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Editorial

You've Never Heard of the "Bank of Sark?" – Read On.


12/01/2004 - I like to talk about the "Bank of Sark" because it sounds so silly. Silly sounding things are easy to remember and if you remember the lesson of the Bank of Sark, you might save yourself some money.

First, let me tell you what the Bank of Sark was – and is. It's still around, just under different names. The Bank of Sark is the name of an infamous swindle from a number of years ago.

An experienced check forger in Europe was looking to expand his vistas and decided to go into the banking business. He had no experience in banking but he knew – by way of his forgery expertise – how to make things look pretty and convincing.

He set up an office on the Island of Guernsey off the coast of England. "Sark," was the name of one of the neighboring islands and he thought it had a nice ring to it, so he decided to call his company the, "Bank of Sark."

The actual "bank" consisted of an office, the name on the door, a telephone, a telex machine, some very nice looking stationery on some very expensive paper, a supply of cashier's checks, certificates of deposit and letters of credit. These were all courtesy of our friend the forger.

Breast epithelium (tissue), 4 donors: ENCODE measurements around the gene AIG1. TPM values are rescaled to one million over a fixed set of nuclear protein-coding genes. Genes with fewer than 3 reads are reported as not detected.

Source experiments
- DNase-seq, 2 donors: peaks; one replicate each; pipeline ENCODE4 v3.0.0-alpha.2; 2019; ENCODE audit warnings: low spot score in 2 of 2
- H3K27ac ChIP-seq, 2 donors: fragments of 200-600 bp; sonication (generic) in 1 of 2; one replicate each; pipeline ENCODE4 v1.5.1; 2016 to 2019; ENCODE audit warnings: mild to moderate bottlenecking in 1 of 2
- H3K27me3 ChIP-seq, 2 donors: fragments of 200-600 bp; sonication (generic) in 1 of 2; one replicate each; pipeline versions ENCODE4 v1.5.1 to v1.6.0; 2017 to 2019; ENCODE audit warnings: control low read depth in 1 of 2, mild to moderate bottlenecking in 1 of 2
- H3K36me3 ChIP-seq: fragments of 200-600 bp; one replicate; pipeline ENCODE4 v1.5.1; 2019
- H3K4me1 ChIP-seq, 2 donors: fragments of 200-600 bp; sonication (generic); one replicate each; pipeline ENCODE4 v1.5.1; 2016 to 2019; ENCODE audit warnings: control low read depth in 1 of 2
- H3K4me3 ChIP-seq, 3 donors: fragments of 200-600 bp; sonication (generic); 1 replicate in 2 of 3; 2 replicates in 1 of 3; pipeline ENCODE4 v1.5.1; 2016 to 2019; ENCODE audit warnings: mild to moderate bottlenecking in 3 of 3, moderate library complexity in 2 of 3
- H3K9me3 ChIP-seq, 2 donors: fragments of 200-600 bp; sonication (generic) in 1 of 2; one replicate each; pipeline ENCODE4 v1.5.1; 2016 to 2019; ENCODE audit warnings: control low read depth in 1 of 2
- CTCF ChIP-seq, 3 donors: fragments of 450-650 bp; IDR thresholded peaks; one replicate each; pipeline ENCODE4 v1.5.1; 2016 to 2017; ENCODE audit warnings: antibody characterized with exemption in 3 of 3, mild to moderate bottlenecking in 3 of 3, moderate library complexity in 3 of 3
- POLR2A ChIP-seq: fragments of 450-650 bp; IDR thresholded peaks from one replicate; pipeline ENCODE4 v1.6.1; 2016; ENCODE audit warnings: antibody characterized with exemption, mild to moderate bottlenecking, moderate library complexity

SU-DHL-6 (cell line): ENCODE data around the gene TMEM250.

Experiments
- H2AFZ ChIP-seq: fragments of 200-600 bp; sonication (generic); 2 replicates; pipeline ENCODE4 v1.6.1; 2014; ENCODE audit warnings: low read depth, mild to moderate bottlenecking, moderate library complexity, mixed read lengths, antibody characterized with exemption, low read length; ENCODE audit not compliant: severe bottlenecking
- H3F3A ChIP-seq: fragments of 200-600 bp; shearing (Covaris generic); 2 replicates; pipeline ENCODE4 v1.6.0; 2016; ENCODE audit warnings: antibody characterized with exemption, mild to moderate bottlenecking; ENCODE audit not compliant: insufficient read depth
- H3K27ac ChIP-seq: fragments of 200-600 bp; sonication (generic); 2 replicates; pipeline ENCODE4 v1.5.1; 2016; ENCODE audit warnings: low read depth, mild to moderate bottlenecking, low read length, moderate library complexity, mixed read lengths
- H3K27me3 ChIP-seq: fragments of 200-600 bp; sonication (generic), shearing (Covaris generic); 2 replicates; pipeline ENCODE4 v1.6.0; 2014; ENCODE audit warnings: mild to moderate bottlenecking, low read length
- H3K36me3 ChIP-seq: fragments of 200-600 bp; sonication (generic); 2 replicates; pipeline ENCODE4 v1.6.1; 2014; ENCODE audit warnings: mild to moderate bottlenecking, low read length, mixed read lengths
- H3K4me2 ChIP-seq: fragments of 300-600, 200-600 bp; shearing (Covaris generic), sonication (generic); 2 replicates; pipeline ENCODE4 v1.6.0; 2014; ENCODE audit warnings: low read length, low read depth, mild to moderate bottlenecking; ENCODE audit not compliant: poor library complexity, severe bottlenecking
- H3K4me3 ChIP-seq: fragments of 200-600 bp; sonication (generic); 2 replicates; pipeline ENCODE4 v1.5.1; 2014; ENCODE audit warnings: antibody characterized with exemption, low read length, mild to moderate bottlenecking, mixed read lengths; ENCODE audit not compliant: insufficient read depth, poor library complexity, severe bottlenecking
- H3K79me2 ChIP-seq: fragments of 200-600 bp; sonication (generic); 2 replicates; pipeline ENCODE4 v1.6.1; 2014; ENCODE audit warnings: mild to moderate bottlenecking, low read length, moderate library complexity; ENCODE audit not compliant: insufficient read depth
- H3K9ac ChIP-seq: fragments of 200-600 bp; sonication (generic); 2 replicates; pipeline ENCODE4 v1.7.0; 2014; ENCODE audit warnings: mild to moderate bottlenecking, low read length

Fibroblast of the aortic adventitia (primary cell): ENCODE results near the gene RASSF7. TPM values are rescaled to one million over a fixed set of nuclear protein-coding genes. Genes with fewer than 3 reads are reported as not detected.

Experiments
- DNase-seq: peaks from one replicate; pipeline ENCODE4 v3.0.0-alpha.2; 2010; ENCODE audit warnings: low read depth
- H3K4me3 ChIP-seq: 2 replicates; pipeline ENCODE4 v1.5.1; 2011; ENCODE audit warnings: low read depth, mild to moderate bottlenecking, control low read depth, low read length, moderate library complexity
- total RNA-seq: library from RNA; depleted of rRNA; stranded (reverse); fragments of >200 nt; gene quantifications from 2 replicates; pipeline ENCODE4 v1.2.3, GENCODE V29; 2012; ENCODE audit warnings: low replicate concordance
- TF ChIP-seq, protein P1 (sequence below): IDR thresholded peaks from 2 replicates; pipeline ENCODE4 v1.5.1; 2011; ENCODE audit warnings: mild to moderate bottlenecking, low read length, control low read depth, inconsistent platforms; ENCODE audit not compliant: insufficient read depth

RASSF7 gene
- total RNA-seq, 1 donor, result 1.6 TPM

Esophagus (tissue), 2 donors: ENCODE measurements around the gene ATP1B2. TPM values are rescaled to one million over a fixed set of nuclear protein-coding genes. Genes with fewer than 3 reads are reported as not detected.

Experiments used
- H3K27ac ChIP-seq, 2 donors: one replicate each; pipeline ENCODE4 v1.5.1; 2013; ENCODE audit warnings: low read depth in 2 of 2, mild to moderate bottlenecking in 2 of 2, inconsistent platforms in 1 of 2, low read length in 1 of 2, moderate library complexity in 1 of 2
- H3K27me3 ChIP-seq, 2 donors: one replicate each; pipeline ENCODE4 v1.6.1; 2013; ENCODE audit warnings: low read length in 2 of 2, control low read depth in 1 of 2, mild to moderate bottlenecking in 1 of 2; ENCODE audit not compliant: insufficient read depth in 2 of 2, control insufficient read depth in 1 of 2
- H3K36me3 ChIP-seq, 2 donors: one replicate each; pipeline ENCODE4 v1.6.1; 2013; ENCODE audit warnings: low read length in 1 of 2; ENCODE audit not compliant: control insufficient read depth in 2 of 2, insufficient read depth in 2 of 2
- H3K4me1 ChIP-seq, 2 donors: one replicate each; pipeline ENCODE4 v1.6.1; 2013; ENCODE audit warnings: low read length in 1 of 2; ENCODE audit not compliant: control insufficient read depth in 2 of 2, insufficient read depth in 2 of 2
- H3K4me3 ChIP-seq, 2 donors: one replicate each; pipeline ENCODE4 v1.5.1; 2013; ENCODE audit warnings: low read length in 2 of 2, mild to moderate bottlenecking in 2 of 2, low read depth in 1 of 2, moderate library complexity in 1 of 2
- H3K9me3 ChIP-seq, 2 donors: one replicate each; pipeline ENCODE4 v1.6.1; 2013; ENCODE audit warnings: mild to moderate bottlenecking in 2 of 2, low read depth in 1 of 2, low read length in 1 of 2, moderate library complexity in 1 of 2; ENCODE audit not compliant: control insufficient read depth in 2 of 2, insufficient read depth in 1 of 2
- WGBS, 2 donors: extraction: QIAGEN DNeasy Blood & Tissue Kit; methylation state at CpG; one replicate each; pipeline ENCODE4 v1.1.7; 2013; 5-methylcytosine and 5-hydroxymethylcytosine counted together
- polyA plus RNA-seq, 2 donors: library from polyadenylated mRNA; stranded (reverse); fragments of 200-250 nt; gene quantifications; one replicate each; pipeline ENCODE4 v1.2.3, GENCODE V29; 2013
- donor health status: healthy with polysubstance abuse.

The forger, whose name was Phillip Wilson, put together a balance sheet showing that his bank had $72 million in assets. Wilson polished it off with the claim of a fellow in Nassau, purporting to be a certified public accountant, who said that he had examined the books of the Bank of Sark and that they were correct.

Wilson made his money in several ways, one of which was to sell Certificates of Deposit in the Bank of Sark. Trouble was, they were difficult to cash when you needed the money. But they were very attractive to look at. He'd also sell loan commitments for a fee to desperate borrowers. Everyone involved got very fancy, very official looking paperwork back. And, everyone had the assurance of the Nassau accountant that things were legitimate.

The bottom line is that Wilson was able to scam his victims out of the equivalent of $170 million in today's dollars.

What's the lesson? Know whom you're doing business with. If you're dealing with a local company, you've got the ability to check their reputation, go by and kick the tires, see how they maintain their premises. But the farther you go from home (I believe Dorothy found this to be true), the stranger things can become and the less control you may have over a situation. Be a little cynical, be a little cautious and if it's too good to be true, it probably is.

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